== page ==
Consider just a few of these issues: safe schools, how to better integrate technology into the curriculum, extending the school day and the school year, how much homework is too much, figuring out successful strategies to develop community-based schools, finding foreign language and science teachers, managing gender disparities in achievement and coping with testing.
Sound familiar? These concerns have been the stuff of staff development meetings and educational administrator conferences here for years, as teachers, principals and superintendents struggle to adjust to an ever more demanding, and swiftly changing, educational environment.
What’s different in this comprehensive and scholarly book, obviously destined for academic and policy-making circles, is that the educational system in question is that of the United Kingdom, which has in recent years been as convulsed by upheavals as our own system.
So the authors tackle many of the same questions and problems that have been the focus of similar research projects here, reaching many of the same conclusions. Particularly interesting was the calendar developed by one school, which offers a sequence of eight-week academic terms followed by two-week vacations, with only a four-week summer break, as a means to make instructional time more efficient.
Other British schools have experimented with having the school day start at 8 am (commonplace here, but not there, where 9 am has been the usual start time), offering homework clubs and after-school study support as part of an effort to deliver more effective academics to an increasingly diverse and often needy student population.
While the British have looked to America for models on how to deliver gifted and talented education—notably through the Johns Hopkins University National Academy for Gifted and Talented Youth—and managing magnets and charter schools, British educators have turned their focus to France and Germany for inspiration on recasting their vocational education system. This book would be a fascinating read for anyone interested in international education, and comparative education issues; through this exploration of the British system and its challenges, it is perhaps easier to identify precisely what educators in America need to do.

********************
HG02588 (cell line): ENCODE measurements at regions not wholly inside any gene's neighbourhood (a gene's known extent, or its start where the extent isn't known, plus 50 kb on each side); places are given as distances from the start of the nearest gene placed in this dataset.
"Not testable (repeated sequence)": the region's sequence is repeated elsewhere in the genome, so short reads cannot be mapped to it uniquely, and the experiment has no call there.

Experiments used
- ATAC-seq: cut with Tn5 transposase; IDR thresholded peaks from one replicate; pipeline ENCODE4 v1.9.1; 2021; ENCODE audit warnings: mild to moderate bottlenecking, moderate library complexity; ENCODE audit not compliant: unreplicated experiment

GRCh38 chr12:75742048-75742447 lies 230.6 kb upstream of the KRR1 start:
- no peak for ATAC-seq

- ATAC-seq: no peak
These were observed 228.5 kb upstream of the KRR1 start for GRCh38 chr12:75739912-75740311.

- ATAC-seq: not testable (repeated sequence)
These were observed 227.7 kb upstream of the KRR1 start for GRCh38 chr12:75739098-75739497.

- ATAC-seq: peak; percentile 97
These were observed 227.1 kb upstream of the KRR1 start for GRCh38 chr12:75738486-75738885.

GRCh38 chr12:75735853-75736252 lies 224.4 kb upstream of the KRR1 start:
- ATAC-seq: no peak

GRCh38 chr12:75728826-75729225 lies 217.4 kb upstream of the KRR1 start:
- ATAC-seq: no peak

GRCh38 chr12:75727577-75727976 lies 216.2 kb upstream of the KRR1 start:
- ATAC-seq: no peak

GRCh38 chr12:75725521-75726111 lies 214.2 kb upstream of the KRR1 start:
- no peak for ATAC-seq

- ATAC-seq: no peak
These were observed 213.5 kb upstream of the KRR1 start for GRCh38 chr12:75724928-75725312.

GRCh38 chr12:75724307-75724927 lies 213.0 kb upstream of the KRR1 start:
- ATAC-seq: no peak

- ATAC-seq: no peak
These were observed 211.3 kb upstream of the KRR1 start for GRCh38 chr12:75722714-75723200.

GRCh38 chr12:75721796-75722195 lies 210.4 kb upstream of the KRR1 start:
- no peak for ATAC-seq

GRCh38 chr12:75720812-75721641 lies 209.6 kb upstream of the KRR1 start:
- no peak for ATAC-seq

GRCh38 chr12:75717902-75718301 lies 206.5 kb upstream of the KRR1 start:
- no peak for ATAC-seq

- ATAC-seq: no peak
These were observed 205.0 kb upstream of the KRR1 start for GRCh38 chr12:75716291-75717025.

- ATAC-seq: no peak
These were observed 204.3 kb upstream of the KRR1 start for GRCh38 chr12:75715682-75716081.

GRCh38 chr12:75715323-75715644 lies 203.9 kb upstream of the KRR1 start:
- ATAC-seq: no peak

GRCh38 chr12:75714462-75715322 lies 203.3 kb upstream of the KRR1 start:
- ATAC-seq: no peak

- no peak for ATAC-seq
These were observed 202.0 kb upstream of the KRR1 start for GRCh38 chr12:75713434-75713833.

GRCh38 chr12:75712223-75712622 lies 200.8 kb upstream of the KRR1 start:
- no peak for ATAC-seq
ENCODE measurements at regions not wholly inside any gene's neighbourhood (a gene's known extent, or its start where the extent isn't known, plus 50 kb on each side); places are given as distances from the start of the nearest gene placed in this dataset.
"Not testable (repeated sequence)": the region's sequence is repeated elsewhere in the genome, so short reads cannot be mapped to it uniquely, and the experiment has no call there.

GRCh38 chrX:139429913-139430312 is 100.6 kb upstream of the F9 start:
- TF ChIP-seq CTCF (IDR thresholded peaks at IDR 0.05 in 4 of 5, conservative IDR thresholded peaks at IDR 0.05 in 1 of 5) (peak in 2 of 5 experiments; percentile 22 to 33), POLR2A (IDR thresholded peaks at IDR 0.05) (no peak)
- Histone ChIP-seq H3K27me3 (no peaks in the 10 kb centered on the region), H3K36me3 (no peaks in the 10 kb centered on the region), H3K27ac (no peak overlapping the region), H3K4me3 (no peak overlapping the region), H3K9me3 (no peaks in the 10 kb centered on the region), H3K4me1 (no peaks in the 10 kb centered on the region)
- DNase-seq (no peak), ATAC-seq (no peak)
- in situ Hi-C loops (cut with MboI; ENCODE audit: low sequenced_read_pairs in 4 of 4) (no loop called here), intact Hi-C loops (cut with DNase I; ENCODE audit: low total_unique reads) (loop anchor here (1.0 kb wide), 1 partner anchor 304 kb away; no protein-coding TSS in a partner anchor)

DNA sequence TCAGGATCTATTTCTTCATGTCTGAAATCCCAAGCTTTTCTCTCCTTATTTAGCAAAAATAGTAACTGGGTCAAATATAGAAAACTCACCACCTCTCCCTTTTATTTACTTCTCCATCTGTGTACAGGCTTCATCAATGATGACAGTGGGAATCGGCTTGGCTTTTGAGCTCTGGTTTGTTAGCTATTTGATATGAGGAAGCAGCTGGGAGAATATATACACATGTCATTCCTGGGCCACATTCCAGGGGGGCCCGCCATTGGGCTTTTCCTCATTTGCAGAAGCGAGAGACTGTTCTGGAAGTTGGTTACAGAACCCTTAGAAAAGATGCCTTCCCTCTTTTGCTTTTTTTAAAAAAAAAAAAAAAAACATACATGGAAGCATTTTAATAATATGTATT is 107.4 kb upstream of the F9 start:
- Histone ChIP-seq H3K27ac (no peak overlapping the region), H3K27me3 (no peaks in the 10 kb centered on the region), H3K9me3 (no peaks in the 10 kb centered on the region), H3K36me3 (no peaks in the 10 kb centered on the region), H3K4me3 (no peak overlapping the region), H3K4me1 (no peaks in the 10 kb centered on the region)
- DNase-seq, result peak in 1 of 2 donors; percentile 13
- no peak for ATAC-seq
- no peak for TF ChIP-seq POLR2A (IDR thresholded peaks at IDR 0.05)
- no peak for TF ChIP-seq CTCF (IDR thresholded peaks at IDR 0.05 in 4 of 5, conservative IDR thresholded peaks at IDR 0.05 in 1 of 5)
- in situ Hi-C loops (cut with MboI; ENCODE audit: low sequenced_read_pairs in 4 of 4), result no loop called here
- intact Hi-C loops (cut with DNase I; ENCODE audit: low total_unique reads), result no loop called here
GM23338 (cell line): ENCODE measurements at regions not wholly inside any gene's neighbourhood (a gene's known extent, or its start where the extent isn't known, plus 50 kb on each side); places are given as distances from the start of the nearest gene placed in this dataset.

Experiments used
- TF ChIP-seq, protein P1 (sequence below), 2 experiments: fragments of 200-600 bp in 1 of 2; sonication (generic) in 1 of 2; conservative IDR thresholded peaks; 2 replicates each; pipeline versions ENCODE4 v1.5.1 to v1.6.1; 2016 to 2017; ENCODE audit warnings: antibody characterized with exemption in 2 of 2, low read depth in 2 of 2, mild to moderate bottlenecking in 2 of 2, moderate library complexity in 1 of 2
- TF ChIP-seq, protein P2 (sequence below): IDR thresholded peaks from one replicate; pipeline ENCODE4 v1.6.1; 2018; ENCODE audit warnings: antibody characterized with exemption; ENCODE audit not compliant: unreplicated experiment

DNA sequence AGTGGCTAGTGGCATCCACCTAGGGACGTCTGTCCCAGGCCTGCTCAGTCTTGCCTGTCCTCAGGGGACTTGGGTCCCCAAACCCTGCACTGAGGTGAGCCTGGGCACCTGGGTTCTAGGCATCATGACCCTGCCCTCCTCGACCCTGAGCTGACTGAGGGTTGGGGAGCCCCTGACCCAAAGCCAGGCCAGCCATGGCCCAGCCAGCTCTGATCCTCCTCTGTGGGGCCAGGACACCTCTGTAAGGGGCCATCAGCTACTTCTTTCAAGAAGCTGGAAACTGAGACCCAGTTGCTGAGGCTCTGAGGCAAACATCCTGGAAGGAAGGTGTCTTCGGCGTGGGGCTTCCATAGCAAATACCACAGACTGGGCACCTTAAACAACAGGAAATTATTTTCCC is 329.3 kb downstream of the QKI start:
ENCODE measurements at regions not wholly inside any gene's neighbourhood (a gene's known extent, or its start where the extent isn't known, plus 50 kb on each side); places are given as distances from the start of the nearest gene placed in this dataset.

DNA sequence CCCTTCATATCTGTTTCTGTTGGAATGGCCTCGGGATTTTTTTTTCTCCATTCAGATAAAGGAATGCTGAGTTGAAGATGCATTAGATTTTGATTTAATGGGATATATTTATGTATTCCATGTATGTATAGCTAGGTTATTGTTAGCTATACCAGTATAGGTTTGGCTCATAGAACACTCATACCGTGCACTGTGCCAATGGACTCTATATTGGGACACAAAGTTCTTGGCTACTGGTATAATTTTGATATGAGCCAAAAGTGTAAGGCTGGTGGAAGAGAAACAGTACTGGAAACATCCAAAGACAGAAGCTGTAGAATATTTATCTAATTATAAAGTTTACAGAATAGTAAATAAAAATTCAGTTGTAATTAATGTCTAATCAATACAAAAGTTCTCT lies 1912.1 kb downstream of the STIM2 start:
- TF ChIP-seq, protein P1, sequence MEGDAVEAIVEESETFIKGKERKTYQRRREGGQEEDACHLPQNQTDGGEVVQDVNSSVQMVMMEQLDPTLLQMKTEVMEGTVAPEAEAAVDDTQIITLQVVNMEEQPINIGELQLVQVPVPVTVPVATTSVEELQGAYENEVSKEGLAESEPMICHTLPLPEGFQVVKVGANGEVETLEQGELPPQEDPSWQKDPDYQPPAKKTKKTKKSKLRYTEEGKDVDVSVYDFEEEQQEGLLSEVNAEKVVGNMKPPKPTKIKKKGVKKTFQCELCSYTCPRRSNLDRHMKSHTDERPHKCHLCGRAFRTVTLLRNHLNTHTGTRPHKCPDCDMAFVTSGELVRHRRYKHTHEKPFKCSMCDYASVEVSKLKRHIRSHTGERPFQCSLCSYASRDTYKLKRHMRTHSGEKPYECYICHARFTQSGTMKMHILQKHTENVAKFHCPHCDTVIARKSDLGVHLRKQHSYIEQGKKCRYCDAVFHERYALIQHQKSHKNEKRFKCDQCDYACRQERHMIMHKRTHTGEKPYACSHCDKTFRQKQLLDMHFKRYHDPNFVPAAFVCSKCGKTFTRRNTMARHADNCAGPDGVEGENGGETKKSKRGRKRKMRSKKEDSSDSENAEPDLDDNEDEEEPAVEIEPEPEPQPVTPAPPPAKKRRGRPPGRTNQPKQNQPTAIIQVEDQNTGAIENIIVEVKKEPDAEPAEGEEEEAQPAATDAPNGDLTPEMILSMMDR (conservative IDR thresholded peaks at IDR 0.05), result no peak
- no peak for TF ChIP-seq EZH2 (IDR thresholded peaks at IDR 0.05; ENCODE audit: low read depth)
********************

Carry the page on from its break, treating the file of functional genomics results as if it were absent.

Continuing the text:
Principals urged to rethink roles for quality schools
The role of principals must be redefined in the 21st century as U.S. schools struggle to boost student achievement, a school leaders group said Monday.
Gone are the days when principals spent most of their time with bus schedules, fire drills, and general curriculum, says the National Association of Elementary School Principals (NAESP). Today’s school leaders must keep abreast of state and federal goals, the latest technologies and teaching practices, as well as learn to use data to spot gaps in learning among all students.
“Influenced by the academic standards movement — which is demanding that we focus on equity and instruction as never before — school leaders are thinking anew about how to define ‘quality’ in schools and how to create and manage the environments that support it,” says the NAESP in a comprehensive handbook.
Also, a potential shortage of school leaders has been predicted by research that shows large numbers of principals are reaching retirement age.
The NAESP notes six standards that redefine the responsibilities of elementary and middle school leaders.
Principals must be able to:
- Lead schools in a way that student learning and teacher training are key focuses; tie the daily operations to school and student learning goals that are set by parents, staff and the community.
- Set high expectations for the academic and social development of all students, teachers, and staff. Assure the resources to meet high standards.
- Hire and retain high-quality teachers and hold them responsible for student learning; provide up-to-date technology and instructional materials.
- Connect professional development to school learning goals; provide opportunities for teachers to work, plan and think together.
- Consider a variety of data sources to measure performance.
- Share leadership and decision-making with parents, teachers and the community.
“Regardless of location, racial or socioeconomic demographics, communities demand that principals lead the instructional and academic performance in their schools,” says Darrell Rud, NAESP president and principal of Newman Elementary in Billings, Mont.
The standards, written by a panel of principals, build on two previous NAESP publications. They will be distributed free to all association members, federal and state policymakers, leaders in the education community and others involved with recruitment and development of principals.
While not mandated, Rud says the standards should give schools and communities “guidelines as to what professionals feel is a strong leader.”